Exercising is crucial to improving your health, but it’s also important to give your body proper nutrition. If you want to optimize your workout, fueling up with a pre-workout snack could be the key to giving your body the boost it needs to go the extra mile.
When should you snack before a workout?
It’s important to emphasize the word snack—it’s not a meal. Eat a fist-sized snack about three hours to thirty minutes before a workout. Don’t eat a snack less than thirty minutes before exercising to reduce the complications of stomach discomfort and digestion issues.
Activities like strength-training, HIIT, and long-distance running demand a lot of energy, so these are ideal situations to eat a pre-workout snack. However, you don’t need to snack before every workout routine. Activities like yoga and jogging aren’t as intense and don’t always require a pre-workout snack, so focus on proper hydration before, during, and after your workout.
Currently, there’s no evidence to suggest that the time of day strongly affects whether you should have a snack, so use your discretion to feel whether you need an energy boost.
Why should you eat a pre-workout snack?
Your diet is crucial to your athletic performance. If you give your body high-quality fuel, it can expend more energy—but it doesn’t end there. Eating protein before exercise can increase muscle protein synthesis, which is a key process to building muscle. Additionally, eating healthy fats can increase your endurance, and eating complex carbs can increase your glycogen stores and carb oxidation.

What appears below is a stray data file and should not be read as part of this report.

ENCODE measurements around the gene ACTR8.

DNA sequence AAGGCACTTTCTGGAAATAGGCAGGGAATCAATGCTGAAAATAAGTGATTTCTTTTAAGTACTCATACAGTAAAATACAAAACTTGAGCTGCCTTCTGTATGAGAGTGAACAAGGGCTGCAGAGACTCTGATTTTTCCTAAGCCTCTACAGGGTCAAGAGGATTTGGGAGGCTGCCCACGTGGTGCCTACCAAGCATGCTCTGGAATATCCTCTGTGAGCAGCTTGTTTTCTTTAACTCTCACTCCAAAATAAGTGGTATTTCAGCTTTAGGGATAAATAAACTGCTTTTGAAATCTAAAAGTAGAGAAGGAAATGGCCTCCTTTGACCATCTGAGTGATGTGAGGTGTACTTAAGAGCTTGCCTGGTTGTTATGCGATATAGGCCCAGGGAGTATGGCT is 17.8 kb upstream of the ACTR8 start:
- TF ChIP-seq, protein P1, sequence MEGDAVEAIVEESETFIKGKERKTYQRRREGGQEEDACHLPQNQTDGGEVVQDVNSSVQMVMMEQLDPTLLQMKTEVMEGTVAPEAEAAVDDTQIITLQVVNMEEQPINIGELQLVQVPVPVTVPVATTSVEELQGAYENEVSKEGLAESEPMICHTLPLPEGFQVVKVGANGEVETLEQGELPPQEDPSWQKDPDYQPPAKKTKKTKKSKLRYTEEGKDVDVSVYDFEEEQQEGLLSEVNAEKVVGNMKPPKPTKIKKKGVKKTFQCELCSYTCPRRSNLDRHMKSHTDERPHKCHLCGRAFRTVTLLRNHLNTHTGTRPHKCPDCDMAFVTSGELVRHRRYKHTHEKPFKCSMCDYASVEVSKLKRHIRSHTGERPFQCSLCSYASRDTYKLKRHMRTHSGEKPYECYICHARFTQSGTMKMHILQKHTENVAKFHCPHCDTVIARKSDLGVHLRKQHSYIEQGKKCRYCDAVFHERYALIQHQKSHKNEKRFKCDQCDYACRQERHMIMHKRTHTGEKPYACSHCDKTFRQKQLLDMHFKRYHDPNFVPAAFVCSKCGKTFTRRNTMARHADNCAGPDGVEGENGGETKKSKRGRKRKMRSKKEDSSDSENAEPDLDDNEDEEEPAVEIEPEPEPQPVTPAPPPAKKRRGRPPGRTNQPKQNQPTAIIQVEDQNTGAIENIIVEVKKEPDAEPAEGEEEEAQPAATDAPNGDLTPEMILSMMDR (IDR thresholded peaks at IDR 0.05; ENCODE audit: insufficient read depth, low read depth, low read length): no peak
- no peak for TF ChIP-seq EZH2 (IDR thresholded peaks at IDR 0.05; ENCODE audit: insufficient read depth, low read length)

What should you eat?
Your ideal pre-workout snack depends on what exercises you do. Carbs and protein are the best macronutrients to consume before activity, and each plays a different role in helping your body. The ratio of macronutrients in your snack should vary by your body type, exercise type, and duration of your workout. Follow these guidelines to help you determine what kind of snack to eat before your workout.
The snack should be high in carbs, moderate in protein, and moderate-to-low in fat. Here are a few examples:
- A banana/apple with peanut butter
- A slice of whole-grain toast and peanut butter
- One serving of granola and Greek yogurt
Medium-to-high intensity strength-training
Eat a snack high in protein, moderate in carbs, and moderate in fat. Here are a few examples:
- A hard-boiled egg
- A slice of whole-grain bread with lean lunch meat
- A handful of almonds or pistachios
- One serving of beef, chicken, or turkey jerky
- One serving of cottage cheese
What should you avoid?
It’s easy to go to the grocery store and grab prepackaged granola bars and other promising-looking pre-workout snacks. If you can, avoid processed carbs and stick to whole grains. Processed carbs can have little-to-no nutritional benefit before exercising as they have unnecessary added sugars and fats. Additionally, avoid yogurts with added sugars and look for plain Greek yogurt. Be careful not to choose nuts covered with added sugar and salt. Plain nuts are the best route to go for maximum benefit.
Pre-workout snacks can have a wide variety of benefits that can help you exercise longer and more intensely to reach your fitness goals.